They say that there are two kinds of people in life—lumpers and splitters.*
Lumpers like to put everything into one box. So, to a lumper, any time that a horse opens his skin, it is just a cut, a wound, a laceration, or a boo-boo, or something like that.
Splitters like to break everything into categories. Medicine is full of splitters. So is accounting. And, to be honest, splitting things up into categories does help one sort things out a bit. So, without doing too much splitting, I’m going to break wounds into two categories, and talk about them in separate articles.
BRIEF ASIDE: The splitting persona can be a bit predictable. Splitters like to name their categories, and they name them logically. So, since there are basically two types of wounds, they get named Type One and Type Two (or they heal by “first intention” and “second intention.” Splitters also apparently named many of the snakes of Australia, giving brown snakes that live in trees a name like “Brown Tree Snake,” or a python with a black head, the “Black-Headed Python.” Splitters are not necessarily the most creative group.
Anyway, type one wounds, or, to use the medical vernacular, wounds that heal by first intention, are the wounds that can be sewn up. As any keen student of anatomy knows, skin is intended to keep the outsides out and the inside in. In fact, it’s so important that the late, great comedian and songwriter, Allen Sherman (Weird Al, way before Weird Al) wrote a song about it.
As you may know, if you’ve had a horse for more than, say, five minutes, horses can be somewhat accident prone. As such, there seem to be endless opportunities for them to cut themselves, on bolts, hinges, stall doors, clips, waterers, feeders, small screws, fences, butterflies, etc., etc. In many cases, it seems like horses are looking to get cut, say, on the small, protruding head of a nail that isn’t sticking out enough for a fly to land on, but can cause a five inch slice on your horse’s rib cage. So it goes. Surgeons routinely cause type one wounds when they are doing a colic surgery, making a long type one wound through the skin of the abdomen.
ASIDE: Skin heals from side to side, not end to end. The length of a wound is impressive for its size, and can give you a large number of sutures that you can wow your friends with, but otherwise, the size of the wound is pretty much irrelevant.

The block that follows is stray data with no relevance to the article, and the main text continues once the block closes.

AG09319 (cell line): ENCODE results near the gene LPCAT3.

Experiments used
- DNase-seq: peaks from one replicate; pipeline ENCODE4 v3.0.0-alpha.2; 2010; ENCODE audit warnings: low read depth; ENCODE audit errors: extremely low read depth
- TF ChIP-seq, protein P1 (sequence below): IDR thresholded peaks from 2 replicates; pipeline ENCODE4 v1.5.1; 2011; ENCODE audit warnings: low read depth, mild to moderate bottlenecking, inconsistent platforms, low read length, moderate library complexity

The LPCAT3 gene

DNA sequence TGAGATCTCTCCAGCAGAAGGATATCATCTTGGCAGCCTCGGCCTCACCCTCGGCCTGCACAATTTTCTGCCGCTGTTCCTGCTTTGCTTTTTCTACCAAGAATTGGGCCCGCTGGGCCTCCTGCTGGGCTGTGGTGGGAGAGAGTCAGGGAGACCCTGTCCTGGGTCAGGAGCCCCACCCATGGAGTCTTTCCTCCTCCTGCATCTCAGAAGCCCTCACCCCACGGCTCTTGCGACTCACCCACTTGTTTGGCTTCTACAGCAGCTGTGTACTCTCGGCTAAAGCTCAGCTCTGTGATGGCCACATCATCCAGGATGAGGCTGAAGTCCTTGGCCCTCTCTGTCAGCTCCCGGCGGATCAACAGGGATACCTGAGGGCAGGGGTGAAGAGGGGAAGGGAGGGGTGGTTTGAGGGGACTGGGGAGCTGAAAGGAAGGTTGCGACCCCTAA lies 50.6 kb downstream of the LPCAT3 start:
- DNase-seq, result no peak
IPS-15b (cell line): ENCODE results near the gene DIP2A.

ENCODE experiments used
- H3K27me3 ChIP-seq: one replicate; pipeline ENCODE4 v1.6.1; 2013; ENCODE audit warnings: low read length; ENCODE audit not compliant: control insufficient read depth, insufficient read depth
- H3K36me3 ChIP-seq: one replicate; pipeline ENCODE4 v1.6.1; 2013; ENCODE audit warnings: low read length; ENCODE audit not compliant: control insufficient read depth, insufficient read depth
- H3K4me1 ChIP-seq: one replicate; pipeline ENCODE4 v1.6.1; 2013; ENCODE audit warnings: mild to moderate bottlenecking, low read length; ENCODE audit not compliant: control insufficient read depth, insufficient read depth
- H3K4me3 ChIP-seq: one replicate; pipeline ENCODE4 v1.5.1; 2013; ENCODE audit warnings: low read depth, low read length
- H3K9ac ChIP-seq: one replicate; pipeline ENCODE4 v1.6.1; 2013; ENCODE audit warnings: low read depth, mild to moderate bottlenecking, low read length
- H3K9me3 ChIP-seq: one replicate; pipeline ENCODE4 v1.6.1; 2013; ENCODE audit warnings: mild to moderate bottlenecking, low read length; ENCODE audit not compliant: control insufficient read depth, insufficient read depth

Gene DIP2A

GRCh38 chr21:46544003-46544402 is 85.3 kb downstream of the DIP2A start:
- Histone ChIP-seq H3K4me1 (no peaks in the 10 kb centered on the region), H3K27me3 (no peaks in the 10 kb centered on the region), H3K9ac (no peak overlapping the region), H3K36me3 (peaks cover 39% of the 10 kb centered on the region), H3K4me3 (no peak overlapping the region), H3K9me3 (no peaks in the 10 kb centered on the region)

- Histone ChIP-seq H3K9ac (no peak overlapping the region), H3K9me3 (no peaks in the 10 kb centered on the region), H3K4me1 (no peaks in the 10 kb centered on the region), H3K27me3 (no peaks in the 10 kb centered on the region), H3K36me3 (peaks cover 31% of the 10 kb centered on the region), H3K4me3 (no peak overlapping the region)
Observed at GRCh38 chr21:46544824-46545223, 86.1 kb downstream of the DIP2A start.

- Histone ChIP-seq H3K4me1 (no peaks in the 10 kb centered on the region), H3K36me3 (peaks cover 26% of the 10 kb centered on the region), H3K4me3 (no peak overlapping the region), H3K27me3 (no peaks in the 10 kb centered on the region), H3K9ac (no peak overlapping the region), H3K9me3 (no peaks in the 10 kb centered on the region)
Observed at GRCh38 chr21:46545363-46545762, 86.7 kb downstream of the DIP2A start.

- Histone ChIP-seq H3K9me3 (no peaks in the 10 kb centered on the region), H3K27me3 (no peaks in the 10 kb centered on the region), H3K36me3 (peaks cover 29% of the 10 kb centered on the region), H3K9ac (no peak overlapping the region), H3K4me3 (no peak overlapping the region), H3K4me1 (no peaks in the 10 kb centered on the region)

Anyway, once the skin has been opened, the clock starts ticking. After the cut, you’ve got about six hours to reintroduce the edges of the skin to each other. Normally, the skin provides a very effective barrier to wood shavings, feces, urine, dirt, bacteria, and all of the other wonderful things that exist in the horse’s environment; when the skin splits open, all of those things that are supposed to be outside get exposed to the inside. That’s not a problem for a few hours—these things sit on the wound surface, and contaminate it.
Contamination is not that big a deal. Your skin is contaminated (that’s not an insult, it’s just a fact). You can wash much of the contamination off of your skin (as you encourage your child to do before eating). Your skin is not unhappy being contaminated, and neither is a wound, at least not initially. That’s where the six hour “golden period” comes in.
After six hours, all of the bugs (mostly bacteria) that live in the environment being to populate the new wound. Wounds are pretty wonderful for bugs; they are warm, and moist, and have lots of nutritious fluid in them. After six hours (give or take—it also can depend on the circumstances and the location of the wound), the contaminated wound becomes infected and healing can become more problematic (but certainly not impossible). These wounds then become type 2 wounds, which I’ll write about in another article, coming soon.
So, with that background, let’s say that you’ve just put your horse back in his stall/corral/pasture, you’ve gone to get a bit of hay, and you come to find that he’s got a fresh cut on his leg. Here’s what you do.
1. Clean it gently with something that you’d use to clean your own wound